Much of the discussion over worker classification, whether over California’s Prop 22/AB5 or the federal Protecting the Right to Organize or PRO Act, centers on the use of the employee-friendlier ABC test in distinguishing employees from independent contractors. Employees enjoy the benefit of employment laws, independent contractors don’t.
But even if the ABC test appears to apply, workers don’t always enjoy protections under the laws. Understanding the ABC test better, helps explain why workers don’t always win even if the ABC Test applies.
The ABC test – control in fact
At least in Nebraska, if an employer can answer these four questions no, then their worker is not an employee : 1) worker free from control of work both under contract and in fact 2) service is outside of normal course of business and 3) the workers is customarily engaged in a trade, occupation, profession or business.
The biggest hurdle to obtaining employment status is showing a worker is free from control “in fact.” How exactly do you determine if a worker is free from control in fact? Courts like to use tests. The good news is the courts already have tests that they can use to distinguish a contractor from an employee.
The bad news is that these common law tests are the reason why the ABC test statutes were passed in the first place. More bad news, is that I believe many state court and federal judges will continue to apply common law tests to determine control in fact under the ABC test. Using common law tests tends not to work out well for workers.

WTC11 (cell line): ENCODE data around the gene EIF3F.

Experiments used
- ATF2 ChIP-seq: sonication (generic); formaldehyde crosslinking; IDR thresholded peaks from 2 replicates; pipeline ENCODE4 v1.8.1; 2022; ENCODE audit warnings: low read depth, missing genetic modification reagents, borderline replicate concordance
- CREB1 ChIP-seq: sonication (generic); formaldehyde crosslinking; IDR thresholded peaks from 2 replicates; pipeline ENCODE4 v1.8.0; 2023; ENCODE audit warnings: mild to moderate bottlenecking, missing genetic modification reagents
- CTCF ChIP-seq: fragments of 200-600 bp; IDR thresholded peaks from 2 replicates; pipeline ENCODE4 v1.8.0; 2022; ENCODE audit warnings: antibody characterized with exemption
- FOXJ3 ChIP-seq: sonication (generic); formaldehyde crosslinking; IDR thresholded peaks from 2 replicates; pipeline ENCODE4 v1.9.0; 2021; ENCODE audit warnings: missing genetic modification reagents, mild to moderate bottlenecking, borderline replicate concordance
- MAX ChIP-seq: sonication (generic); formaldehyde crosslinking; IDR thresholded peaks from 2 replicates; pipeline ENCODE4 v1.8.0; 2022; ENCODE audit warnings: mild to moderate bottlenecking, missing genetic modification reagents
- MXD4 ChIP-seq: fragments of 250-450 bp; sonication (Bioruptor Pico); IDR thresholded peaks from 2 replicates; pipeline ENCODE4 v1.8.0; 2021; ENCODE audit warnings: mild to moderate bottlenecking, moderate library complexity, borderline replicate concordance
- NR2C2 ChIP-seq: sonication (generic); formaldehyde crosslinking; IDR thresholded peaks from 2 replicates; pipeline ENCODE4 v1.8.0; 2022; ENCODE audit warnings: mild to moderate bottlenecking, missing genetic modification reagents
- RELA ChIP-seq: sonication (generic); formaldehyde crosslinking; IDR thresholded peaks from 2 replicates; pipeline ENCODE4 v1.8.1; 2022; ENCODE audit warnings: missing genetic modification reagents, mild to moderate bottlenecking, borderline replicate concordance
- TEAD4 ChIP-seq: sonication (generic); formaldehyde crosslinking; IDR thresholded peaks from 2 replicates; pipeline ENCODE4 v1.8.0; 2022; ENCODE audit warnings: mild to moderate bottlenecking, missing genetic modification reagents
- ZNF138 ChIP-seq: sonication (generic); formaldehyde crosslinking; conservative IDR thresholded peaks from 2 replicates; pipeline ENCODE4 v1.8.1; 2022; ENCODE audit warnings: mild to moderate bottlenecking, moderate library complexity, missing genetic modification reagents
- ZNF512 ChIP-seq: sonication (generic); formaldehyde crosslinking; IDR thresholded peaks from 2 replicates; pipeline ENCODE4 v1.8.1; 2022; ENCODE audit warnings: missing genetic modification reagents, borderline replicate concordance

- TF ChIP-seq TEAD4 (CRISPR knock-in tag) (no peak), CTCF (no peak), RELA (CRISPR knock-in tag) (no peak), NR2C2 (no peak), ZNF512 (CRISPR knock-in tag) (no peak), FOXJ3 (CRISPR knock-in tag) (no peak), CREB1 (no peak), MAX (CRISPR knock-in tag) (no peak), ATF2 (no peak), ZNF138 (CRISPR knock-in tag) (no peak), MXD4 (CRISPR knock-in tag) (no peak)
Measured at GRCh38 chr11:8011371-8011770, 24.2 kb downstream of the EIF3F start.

I think the role of judges in interpreting statutes is a good transition to another reason why the ABC test is far from a panacea for worker injustice issues. Courts, aided by lawyers from management, are going to find ways not to apply the ABC test. I can think of at least two ways employers could dodge the ABC test when it would appear to apply.
Narrow definition of wages for state unemployment
In Nebraska, the ABC test applies to unemployment insurance. But our state Supreme Court found away around applying the test.
In Omaha World-Herald v. Dernier, the Nebraska Supreme Court held that a newspaper distributor for the Omaha World-Herald was not earning wages for the purposes of unemployment benefits. (Nebraska later broadened the definition of wages for unemployment, but kept the Dernier exemption for newspapers).
Narrow definition of interstate commerce for Fair Labor Standards Act
The 7th Circuit Court of Appeals, in a decision written future Supreme Court Justice Amy Coney Barrett, found that Grub Hub drivers were not covered by the Fair Labor Standards Act because the drivers were not engaged in interstate commerce. The court ruled that commerce between the states was only incidental to the drivers’ employment.
The commerce clause, or interstate commerce, is how federal laws that protect employee pass constitutional muster. Federal courts can also narrowly interpret what constitutes commerce for the purposes of federal law. That narrow definition of commerce stated in US v. EC Knight is why workers’ compensation is a state law. Up until 1947, insurance was excluded from the definition of interstate commerce, which would help explain why unemployment insurance laws are dual state and federal laws.